Originally posted by punkinworksAnd you cant totaly discount the remembered lore of the people involved, some stories are rememberd for a long time.
A perfect example is that of the Lemba in south africa, for generations they have maintained that they were descended from jewish priests, and it was discounted.
But recent gentic testing proves they are descended from 8-12 jewish males who lived 1300 years ago, in yemen.

The lemba's own tales state that they are descedned from 7 men who came from a far off place called Sena, sena was infact one of the last jeweish settlements in Yemen, at the time of the spreading of islam.

So there is certainly a thread of truth running through the shared tales of so many disparate cultures.

There is a site that has a compilation of native american creation and flood myths from tribes all over the americas north south and central.
It really changed my perceptions of this whole subject, in flood myth their are two common themes,1) that a couple or a small set of induviduals survived on a raft or canoe
2) or that a coulpe or small group survived by hiding in a cave in the mountains.

Another common thread is that the survivors left their devastated homelands to start a new life and they all spoke the same tongue.
upon reaching the new land, their laguages became confused and they spread apart.


Well, floods happen you know. And big gigantic floods happen when ice dams break and release glacial lakes, like what happened in Dakota's scablands.

I don't discount tribal lore completely. But I wish you'd come up with a better example than the one you used about a 1300 year long oral tradition.

I mean, that's only about one-tenth of the time period the Americans would have to maintain a reasonable oral record.

Far, far less likely. No such oral record, changed or not, exists anywhere else on Earth, that we know of.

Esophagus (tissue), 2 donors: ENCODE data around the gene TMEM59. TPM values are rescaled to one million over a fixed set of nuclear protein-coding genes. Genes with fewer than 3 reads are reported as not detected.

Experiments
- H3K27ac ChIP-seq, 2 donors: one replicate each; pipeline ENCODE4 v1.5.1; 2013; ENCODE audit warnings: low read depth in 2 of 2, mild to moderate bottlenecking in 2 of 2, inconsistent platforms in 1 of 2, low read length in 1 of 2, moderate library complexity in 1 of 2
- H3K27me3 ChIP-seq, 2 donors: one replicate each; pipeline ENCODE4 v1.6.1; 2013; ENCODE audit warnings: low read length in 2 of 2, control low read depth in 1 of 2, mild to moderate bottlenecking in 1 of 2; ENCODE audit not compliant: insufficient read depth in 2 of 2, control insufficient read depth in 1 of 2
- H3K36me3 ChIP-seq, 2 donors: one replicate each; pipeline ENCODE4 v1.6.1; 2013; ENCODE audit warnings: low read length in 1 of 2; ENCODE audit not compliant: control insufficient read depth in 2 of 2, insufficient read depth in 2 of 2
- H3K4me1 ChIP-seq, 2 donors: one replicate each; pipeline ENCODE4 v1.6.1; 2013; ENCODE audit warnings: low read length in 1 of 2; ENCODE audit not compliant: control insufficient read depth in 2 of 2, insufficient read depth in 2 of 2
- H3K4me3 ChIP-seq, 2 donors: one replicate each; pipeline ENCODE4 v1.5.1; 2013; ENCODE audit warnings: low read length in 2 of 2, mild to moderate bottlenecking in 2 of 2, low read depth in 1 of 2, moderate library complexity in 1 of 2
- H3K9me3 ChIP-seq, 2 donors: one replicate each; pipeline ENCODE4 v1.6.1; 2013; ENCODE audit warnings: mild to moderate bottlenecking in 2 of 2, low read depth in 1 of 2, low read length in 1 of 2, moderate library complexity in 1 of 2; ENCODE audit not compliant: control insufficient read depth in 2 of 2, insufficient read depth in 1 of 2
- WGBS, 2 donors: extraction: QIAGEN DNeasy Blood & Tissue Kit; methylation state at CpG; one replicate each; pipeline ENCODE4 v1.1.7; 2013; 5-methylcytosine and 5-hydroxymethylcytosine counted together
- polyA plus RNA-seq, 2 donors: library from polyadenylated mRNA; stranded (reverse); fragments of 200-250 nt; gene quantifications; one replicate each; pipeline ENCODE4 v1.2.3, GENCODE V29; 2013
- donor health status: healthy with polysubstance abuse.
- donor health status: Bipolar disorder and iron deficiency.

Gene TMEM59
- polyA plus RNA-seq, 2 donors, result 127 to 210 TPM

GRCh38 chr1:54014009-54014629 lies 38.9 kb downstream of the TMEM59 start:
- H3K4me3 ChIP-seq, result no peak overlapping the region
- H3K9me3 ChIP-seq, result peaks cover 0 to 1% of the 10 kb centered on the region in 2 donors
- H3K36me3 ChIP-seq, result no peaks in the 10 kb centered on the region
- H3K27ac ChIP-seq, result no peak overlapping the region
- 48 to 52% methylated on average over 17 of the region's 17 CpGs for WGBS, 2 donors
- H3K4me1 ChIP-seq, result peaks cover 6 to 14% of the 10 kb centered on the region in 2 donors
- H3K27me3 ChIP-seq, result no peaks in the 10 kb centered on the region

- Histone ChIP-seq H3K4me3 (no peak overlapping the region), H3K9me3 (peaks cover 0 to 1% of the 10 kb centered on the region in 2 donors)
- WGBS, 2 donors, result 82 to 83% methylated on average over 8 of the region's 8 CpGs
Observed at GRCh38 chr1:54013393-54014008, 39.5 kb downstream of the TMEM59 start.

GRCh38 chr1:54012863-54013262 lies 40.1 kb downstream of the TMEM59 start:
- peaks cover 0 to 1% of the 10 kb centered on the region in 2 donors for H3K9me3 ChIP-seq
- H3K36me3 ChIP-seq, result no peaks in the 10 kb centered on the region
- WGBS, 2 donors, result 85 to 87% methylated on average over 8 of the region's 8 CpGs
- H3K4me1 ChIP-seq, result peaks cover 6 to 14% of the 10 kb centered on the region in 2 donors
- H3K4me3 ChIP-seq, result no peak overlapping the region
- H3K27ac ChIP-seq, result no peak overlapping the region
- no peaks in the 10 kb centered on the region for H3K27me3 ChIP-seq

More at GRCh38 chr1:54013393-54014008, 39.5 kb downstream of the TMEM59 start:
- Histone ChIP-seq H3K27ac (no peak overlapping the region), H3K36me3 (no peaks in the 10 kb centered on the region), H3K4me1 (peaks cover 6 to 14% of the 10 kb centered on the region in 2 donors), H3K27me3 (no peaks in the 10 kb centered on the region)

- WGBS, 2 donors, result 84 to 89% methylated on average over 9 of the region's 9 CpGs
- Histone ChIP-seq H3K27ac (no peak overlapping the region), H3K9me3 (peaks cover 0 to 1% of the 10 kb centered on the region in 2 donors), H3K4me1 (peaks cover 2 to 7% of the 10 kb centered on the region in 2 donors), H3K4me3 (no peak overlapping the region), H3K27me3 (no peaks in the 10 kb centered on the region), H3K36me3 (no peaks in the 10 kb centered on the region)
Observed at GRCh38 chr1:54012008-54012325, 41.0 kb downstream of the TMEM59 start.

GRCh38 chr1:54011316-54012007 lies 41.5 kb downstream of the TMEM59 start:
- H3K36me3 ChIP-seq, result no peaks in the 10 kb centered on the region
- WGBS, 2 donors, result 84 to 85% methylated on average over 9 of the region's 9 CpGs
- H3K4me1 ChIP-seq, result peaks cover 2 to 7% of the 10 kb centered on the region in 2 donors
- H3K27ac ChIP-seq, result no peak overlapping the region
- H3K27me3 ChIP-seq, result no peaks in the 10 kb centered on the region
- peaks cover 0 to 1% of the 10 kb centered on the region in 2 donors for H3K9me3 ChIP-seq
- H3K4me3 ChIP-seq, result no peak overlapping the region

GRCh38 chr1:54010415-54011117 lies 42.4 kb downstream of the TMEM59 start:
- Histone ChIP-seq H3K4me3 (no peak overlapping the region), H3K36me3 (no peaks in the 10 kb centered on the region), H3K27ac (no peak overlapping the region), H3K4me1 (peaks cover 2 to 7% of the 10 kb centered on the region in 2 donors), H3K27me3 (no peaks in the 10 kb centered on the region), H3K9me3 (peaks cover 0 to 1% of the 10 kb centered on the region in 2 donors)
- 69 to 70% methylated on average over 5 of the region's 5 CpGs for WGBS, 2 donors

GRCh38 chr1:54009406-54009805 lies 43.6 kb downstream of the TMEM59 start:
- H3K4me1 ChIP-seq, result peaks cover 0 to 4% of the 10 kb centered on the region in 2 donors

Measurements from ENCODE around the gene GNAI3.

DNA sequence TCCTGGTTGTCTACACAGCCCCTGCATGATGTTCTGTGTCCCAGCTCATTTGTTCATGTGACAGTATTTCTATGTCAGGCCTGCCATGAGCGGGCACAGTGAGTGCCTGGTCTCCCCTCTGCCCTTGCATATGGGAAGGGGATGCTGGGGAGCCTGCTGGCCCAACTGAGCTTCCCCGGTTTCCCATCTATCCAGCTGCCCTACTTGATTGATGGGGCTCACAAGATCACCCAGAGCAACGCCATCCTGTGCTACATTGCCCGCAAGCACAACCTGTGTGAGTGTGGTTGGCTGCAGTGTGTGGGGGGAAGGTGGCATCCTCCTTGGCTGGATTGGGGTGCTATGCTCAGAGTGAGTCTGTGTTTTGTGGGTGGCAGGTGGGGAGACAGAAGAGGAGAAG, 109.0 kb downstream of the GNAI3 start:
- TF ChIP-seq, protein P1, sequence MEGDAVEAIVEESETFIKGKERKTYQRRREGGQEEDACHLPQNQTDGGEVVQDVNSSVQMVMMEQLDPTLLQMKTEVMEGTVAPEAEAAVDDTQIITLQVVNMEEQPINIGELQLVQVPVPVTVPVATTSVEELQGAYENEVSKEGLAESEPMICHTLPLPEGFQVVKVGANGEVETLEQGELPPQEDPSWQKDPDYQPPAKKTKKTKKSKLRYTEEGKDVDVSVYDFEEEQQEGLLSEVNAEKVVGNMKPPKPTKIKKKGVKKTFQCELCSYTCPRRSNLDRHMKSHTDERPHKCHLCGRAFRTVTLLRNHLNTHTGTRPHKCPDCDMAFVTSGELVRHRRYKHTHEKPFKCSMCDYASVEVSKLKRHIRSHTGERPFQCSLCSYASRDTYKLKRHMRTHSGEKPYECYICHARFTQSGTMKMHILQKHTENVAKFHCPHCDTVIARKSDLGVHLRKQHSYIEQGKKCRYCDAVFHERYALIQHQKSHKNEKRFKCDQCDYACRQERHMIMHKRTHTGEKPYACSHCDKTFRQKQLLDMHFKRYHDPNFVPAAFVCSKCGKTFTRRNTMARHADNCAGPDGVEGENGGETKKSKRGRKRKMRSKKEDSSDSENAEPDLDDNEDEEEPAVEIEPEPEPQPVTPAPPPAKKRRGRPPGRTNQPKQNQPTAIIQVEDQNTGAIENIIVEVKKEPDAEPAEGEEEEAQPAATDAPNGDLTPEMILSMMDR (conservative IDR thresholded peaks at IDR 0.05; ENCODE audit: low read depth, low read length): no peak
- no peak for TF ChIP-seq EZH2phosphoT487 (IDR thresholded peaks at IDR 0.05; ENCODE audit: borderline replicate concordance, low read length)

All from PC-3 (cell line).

Harte



posted on Nov, 19 2008 @ 10:45 PM
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While doing some research for this thread I found an interesting comment.
Someone had mentioned they saw something like this before.

"Basque folkatles still recount the Aintzine-koak, their seafaring forefathers who arrived in the Bay of Biscay after "the Green Isle," Atlaintika, went under the waves. Atlnatida is a national Basque poem describing their ancient greatness in Atlaintika, its fiery collaps, and the voyage of the survivors to southwestern Europe. Composed in the 19th century, according to Readers Digest, "it is based on age-old flok belief and oral traditions."

u2u me if you want the link.


I have some rather interesting things to add later regarding another Olmec site and its connections to Basque myths.



posted on Nov, 20 2008 @ 01:58 AM
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reply to post by lostinspace
 


Howdy Lostinspace

I believe you will find that this "Atlantis" connection goes no farther back than the start of the Atlantis fad in the late 19th century. It may also be a "made up" connection to support, Edgar Cayce who said the ancestors of the Basques were Atlanteans who moved to the Pyrenees Mountains of southwestern Europe. (Reading 990-1.). Like so much of Atlantean stuff it difficult now to separate real stuff from the old made up shaff - and their lots of it.

You might want to see if there is any mention of it in sources outside of Atlantis fan sites. I made a cursory search thru real Basque myth site and could find no mention of it. I'm going on memory based on the last 10-15 times this was brought up. If you're interested you might search further and farther.



[edit on 20/11/08 by Hanslune]



posted on Nov, 20 2008 @ 08:26 PM
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reply to post by Hanslune
 


Thanks Hanslune. I did not know Cayce channeled that connection.

My original plan was to get a verified Basque myth and compare it with the artwork of an Olmec site. Atlantis doesn't have to be mentioned in the comparison. What I am looking for is an uncanning similarity between the two cultures.



[edit on 20-11-2008 by lostinspace]



posted on Nov, 20 2008 @ 10:22 PM
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reply to post by lostinspace
 


Take a look at the original materials of Ignatius Donnelly. His book is on line. He did a fairly good job of locating materials to support his ideas. See if he has the Basque myth included in his works. If not, then that might be an indication it was created after the publication of Anteluvian World.

There is also, probably a greater amount of material on Basque myth in Spainish and French sources. A lot of 19th century material has never been translated over.



posted on Nov, 21 2008 @ 12:00 AM
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reply to post by Hanslune
 


I’m glad I have my original copy of Donnelly’s book because it has an index in the back. This is what I found when looking up “Basques.”

sacred-texts.com...

This was on page 173 (Part III, Chapter IV: Corroborating Circumstances).

“Dr. Farrar, referring to the Basque language, says: